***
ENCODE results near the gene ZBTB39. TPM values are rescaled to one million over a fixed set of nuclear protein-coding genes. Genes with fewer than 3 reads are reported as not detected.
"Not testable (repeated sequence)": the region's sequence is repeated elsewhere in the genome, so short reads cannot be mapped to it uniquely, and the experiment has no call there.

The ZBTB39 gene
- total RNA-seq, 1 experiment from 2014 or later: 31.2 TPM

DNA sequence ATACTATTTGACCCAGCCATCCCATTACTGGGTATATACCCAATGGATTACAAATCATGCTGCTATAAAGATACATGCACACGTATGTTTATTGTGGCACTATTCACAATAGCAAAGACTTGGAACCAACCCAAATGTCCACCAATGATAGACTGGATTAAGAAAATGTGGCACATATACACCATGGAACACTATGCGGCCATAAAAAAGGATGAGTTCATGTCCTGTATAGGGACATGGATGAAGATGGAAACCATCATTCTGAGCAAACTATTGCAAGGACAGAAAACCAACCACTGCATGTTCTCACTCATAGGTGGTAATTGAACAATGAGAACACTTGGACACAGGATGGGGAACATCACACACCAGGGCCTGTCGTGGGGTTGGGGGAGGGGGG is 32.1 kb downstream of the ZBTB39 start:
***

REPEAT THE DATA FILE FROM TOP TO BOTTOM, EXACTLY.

ENCODE results near the gene ZBTB39. TPM values are rescaled to one million over a fixed set of nuclear protein-coding genes. Genes with fewer than 3 reads are reported as not detected.
"Not testable (repeated sequence)": the region's sequence is repeated elsewhere in the genome, so short reads cannot be mapped to it uniquely, and the experiment has no call there.

The ZBTB39 gene
- total RNA-seq, 1 experiment from 2014 or later: 31.2 TPM

DNA sequence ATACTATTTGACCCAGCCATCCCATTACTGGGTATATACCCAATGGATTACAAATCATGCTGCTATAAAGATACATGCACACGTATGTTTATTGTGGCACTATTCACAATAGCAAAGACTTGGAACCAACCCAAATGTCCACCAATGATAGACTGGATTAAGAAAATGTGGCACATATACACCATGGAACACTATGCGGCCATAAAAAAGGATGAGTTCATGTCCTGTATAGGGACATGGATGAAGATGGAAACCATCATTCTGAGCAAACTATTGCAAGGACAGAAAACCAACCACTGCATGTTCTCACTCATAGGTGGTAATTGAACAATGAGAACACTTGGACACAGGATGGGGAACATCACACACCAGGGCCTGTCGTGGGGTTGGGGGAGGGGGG is 32.1 kb downstream of the ZBTB39 start: